Gapping Generations: Greatest to XL. What Happened?

Philip J. Goscienski, M.D.

September 2007

While standing in line at the post office one day I couldn't help notice something that no Stone-Ager would ever have seen. There were four clerks behind the counter and four patrons in front of it. Of the 8, one was of average build; the other 7 were frankly obese. Not just a few pounds overweight, but downright obese. At least one appeared to my physician's eye to weight more than 300 pounds. A statistician would shout that my sample size was too small. Of course it was! But unless the Western world does an about face very soon my sample size of 8 will represent almost the entire population.

Obesity is about to overtake smoking as the leading cause of death in the United States. Type 2 diabetes, coronary heart disease, hypertension and lots of other serious health problems go hand in hand with excess weight. The complications of diabetes itself are numerous and last for years. The major ones are kidney failure, blindness, and amputations. With health insurance premiums already at record highs, about $9,000 a year and rising, voters will demand that the government take on their health care costs. That scenario is highly likely because more than two-thirds of Americans are overweight -- and they vote! No matter that Medicare will run a deficit in a decade or that the Medicare prescription program is underestimated by at least half.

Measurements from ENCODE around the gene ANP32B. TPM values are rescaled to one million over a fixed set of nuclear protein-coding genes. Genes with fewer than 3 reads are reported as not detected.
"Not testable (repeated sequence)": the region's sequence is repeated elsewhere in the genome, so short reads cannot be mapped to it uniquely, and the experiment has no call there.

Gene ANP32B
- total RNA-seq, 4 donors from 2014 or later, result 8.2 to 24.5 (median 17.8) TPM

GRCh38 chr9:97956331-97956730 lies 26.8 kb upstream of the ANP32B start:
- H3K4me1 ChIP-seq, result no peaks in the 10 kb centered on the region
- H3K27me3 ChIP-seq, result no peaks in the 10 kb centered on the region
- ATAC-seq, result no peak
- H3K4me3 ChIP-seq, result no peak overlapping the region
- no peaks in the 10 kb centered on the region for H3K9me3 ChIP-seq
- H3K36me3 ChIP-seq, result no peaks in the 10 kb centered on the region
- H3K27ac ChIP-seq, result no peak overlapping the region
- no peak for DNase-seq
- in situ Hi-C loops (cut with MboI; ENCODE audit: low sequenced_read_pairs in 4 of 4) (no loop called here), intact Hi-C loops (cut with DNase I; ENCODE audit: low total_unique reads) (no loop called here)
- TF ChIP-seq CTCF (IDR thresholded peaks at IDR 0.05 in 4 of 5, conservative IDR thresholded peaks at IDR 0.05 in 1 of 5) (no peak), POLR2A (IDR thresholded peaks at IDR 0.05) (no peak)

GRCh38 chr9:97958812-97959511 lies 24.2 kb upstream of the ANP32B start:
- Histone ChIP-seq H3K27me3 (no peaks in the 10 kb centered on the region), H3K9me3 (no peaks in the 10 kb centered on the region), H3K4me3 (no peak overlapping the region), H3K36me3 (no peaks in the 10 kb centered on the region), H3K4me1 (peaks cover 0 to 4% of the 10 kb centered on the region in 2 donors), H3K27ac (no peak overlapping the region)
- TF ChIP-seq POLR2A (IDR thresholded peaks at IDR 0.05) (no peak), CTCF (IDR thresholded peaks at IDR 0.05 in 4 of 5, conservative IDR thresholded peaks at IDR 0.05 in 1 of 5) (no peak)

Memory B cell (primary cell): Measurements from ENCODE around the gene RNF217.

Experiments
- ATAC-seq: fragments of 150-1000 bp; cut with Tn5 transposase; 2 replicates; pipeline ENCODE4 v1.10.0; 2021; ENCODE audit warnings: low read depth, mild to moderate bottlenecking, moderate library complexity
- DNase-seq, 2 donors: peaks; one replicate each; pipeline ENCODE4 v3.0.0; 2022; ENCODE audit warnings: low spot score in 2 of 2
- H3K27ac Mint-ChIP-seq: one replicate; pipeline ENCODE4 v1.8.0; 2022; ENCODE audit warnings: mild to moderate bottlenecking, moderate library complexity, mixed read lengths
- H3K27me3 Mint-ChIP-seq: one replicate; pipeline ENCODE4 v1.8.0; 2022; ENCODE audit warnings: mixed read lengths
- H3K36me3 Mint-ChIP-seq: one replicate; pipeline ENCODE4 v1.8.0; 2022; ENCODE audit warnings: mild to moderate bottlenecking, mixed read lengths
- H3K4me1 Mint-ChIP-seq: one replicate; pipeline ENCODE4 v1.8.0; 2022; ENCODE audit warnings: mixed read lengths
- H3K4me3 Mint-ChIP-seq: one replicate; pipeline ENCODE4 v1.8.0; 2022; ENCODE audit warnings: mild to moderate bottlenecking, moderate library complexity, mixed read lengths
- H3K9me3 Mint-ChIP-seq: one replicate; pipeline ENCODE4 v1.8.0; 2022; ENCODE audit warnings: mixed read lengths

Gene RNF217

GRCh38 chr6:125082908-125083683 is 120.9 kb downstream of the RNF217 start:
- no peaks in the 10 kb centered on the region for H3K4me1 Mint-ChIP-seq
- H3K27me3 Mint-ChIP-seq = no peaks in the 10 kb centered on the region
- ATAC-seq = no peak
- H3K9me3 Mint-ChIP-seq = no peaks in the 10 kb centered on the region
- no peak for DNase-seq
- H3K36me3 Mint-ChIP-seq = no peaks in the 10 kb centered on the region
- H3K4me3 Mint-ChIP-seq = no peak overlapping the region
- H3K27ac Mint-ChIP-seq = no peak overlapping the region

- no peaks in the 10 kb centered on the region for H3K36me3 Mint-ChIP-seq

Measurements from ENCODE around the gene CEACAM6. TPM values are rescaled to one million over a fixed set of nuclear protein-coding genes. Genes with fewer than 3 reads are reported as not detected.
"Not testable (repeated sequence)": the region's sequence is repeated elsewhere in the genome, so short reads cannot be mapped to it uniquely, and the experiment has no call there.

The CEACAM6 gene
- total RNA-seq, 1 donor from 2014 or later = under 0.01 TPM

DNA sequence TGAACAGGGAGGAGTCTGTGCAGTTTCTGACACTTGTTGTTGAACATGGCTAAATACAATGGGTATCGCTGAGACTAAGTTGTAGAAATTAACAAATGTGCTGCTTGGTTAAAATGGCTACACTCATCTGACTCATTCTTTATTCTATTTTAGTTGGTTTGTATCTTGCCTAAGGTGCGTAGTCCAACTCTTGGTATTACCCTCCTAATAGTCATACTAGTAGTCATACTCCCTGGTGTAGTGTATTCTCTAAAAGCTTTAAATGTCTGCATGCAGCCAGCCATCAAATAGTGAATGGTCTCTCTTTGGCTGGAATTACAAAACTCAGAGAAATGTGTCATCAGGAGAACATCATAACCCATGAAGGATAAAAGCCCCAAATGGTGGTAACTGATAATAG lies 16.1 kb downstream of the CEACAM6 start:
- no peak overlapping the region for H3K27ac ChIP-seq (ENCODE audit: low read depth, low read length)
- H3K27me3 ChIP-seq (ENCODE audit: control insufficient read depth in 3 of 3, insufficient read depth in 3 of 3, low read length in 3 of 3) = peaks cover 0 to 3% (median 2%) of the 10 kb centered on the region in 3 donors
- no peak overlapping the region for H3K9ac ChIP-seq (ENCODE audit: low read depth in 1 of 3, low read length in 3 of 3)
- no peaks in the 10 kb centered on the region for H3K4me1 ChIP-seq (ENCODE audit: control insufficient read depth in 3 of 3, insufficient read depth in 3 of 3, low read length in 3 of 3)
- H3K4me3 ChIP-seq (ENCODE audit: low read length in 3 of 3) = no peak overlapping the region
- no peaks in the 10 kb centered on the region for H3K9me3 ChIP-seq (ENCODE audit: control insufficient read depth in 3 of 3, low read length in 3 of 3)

Anyone who has seen photos from the World War II era and earlier can't miss the observation that Americans were thinner then and not because the war years and the earlier Great Depression were hard on us. What changed?

We had fewer labor-saving devices so we burned a lot more calories on the job and doing housework. Golfers didn't ride in carts. We walked to school, to work and to the grocery store because most families had only one car.

If we had a TV set there wasn't much to see until after dinner. There was just a test pattern for most of the day so we might as well be outdoors. When we played games we used more than two fingers on a couple of buttons and we worked up a sweat.

We ate at home almost all the time. If we didn't have a garden our relatives and neighbors might and they often raised more than they could eat or preserve — especially zucchini. Our fast food places were drive-ins, where the hamburgers weighed two ounces and a milk shake was a generous 12 ounces. (When I worked as a soda jerk my boss kept an eye on me to make sure that I didn't go over the 12-ounce line, especially when my buddies were at the counter.)

We drank milk every day. Coke came in an eight-ounce bottle. It was OK to drink plain water.

What changed? The answers are in our everyday vocabulary: full-schedule TV on 250 channels, videogames and PCs, McDonald's et al., supersizing, high fructose corn syrup, Hagen-Daas, school budget cuts (no P.E.), Mom's taxi.

We don't have to back to the 1940s but maybe it's time to borrow some of those lifestyle ideas — especially the 2-ounce hamburgers, and hold the fries.

Philip J. Goscienski, M.D. is the author of Health Secrets of the Stone Age, Better Life Publishers 2005. Contact him at